Give Thanks! Gratitude Is Good For Your Health

“Enjoy the little things, for one day you might look back and realize they were the big things.” 

Robert Brault

The holiday season is almost upon us. It’s the perfect time to consider the goodness in our lives and to appreciate the people who make us feel strong and loved.

To give thanks is to express gratitude or gratefully acknowledge favors or services from someone or something other than yourself.Personally, I see gratitude as experiencing a deep, positive emotion that gives you a sense of well-being and makes you want to share that feeling. Maybe through a gesture or through spreading optimism.

Experts agree that feeling gratitude can benefit health in many ways including raising the levels of dopamine and serotonin in the brain, creating a natural high.The cultivation of ‘feel-good’ happiness hormones can have a positive domino effect on attitude, sleep, anxiety levels, blood pressure, and the immune system.

Being grateful and showing gratitude is an easy way to change your perception and can have lasting effects on the brain.  A study involving almost 300 adults found that participants who wrote gratitude letters experienced better mental health compared with participants who wrote about negative emotions and experiences and participants who wrote nothing at all. The results lasted even 12 weeks after the writing exercises ended. The letters didn’t even need to be delivered, just written. The takeaway from the study; “When people felt more grateful, they showed greater neural sensitivity in the medial prefrontal cortex, a brain area associated with learning and decision making.”3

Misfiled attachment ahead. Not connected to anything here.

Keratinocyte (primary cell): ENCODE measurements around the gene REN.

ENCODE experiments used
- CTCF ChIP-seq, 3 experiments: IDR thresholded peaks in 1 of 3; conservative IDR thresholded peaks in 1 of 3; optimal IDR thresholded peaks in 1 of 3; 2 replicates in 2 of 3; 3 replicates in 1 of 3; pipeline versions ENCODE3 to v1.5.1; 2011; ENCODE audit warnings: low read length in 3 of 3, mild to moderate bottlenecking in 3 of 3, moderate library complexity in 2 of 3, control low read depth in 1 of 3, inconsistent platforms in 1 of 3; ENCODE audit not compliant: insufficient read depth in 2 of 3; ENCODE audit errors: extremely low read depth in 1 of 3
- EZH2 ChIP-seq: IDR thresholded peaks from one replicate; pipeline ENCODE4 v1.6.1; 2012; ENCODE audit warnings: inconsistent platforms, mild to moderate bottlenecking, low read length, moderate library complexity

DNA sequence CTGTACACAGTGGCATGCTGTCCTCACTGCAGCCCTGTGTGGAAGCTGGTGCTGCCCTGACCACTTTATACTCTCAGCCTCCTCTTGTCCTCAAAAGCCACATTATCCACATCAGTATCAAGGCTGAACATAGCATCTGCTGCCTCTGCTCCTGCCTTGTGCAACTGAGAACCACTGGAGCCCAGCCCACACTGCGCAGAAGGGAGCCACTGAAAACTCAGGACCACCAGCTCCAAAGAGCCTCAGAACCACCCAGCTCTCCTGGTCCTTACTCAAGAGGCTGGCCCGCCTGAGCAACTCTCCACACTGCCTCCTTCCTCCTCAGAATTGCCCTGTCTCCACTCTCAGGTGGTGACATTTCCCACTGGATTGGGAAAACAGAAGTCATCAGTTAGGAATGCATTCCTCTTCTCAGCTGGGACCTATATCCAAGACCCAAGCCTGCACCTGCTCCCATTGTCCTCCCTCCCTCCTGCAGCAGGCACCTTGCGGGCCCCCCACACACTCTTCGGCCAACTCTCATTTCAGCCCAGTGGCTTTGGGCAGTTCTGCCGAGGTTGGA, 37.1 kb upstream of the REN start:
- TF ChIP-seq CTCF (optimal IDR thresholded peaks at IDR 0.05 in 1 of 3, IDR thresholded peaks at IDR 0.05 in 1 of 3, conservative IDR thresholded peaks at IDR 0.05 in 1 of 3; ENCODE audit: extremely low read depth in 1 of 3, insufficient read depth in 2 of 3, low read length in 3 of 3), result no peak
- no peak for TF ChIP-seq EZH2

A 2015 study by researcher Deepak Chopra and UC San Diego demonstrated that gratitude and spiritual well-being was associated with: less fatigue and depressed mood, lower levels of inflammatory markers, better sleep, and increased cardiac function.4

For those of us living with autoimmune disease, reducing stress levels is an important part of a health management plan. If we implement practicing gratitude every day, we can potentially lower our stress hormones. In a study by R McCarty, 45 adults were taught to cultivate appreciation. After a month, 23% of participants had a reduction in the stress hormone, cortisol. This stress-reduction directly impacted 80% of the participants with better heart rate variability.5

Gratitude can build stronger immunity. Researchers at Utah and Kentucky universities found that students who viewed themselves as optimistic had more disease-fighting cells in their bodies.6

Practicing gratitude can alleviate pain. Dr. Nicola Davies PhD., states in an article in Pain-Free Living Magazine; “Gratitude decreases sensitivity to pain while improving pain tolerance.” 7